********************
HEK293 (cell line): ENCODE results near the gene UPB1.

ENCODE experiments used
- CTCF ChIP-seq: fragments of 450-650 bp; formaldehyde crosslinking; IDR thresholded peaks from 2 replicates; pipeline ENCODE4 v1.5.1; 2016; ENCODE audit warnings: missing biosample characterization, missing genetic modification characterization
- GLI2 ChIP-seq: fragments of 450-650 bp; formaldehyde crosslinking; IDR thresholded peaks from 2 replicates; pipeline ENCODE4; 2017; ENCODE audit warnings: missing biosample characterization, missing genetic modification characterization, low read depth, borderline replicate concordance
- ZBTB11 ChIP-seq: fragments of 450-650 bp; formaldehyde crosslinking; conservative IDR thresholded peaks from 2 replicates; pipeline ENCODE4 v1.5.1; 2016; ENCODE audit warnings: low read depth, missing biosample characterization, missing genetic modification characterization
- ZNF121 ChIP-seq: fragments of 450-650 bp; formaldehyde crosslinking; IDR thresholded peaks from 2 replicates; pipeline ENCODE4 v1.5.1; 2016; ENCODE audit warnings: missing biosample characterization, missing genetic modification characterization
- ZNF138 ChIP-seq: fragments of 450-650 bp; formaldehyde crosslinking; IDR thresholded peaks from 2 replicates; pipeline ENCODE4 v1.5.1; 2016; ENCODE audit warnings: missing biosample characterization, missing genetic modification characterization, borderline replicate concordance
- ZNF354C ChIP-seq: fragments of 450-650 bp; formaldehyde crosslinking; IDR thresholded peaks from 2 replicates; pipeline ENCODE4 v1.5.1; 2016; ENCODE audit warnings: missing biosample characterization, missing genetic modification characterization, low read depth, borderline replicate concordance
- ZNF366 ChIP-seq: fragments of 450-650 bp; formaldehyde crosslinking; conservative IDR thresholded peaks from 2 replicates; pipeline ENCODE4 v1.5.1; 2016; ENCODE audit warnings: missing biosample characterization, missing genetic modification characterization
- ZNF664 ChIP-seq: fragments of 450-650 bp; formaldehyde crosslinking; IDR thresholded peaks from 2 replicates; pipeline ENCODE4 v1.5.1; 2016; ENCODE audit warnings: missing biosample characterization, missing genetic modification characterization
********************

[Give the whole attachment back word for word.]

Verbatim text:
HEK293 (cell line): ENCODE results near the gene UPB1.

ENCODE experiments used
- CTCF ChIP-seq: fragments of 450-650 bp; formaldehyde crosslinking; IDR thresholded peaks from 2 replicates; pipeline ENCODE4 v1.5.1; 2016; ENCODE audit warnings: missing biosample characterization, missing genetic modification characterization
- GLI2 ChIP-seq: fragments of 450-650 bp; formaldehyde crosslinking; IDR thresholded peaks from 2 replicates; pipeline ENCODE4; 2017; ENCODE audit warnings: missing biosample characterization, missing genetic modification characterization, low read depth, borderline replicate concordance
- ZBTB11 ChIP-seq: fragments of 450-650 bp; formaldehyde crosslinking; conservative IDR thresholded peaks from 2 replicates; pipeline ENCODE4 v1.5.1; 2016; ENCODE audit warnings: low read depth, missing biosample characterization, missing genetic modification characterization
- ZNF121 ChIP-seq: fragments of 450-650 bp; formaldehyde crosslinking; IDR thresholded peaks from 2 replicates; pipeline ENCODE4 v1.5.1; 2016; ENCODE audit warnings: missing biosample characterization, missing genetic modification characterization
- ZNF138 ChIP-seq: fragments of 450-650 bp; formaldehyde crosslinking; IDR thresholded peaks from 2 replicates; pipeline ENCODE4 v1.5.1; 2016; ENCODE audit warnings: missing biosample characterization, missing genetic modification characterization, borderline replicate concordance
- ZNF354C ChIP-seq: fragments of 450-650 bp; formaldehyde crosslinking; IDR thresholded peaks from 2 replicates; pipeline ENCODE4 v1.5.1; 2016; ENCODE audit warnings: missing biosample characterization, missing genetic modification characterization, low read depth, borderline replicate concordance
- ZNF366 ChIP-seq: fragments of 450-650 bp; formaldehyde crosslinking; conservative IDR thresholded peaks from 2 replicates; pipeline ENCODE4 v1.5.1; 2016; ENCODE audit warnings: missing biosample characterization, missing genetic modification characterization
- ZNF664 ChIP-seq: fragments of 450-650 bp; formaldehyde crosslinking; IDR thresholded peaks from 2 replicates; pipeline ENCODE4 v1.5.1; 2016; ENCODE audit warnings: missing biosample characterization, missing genetic modification characterization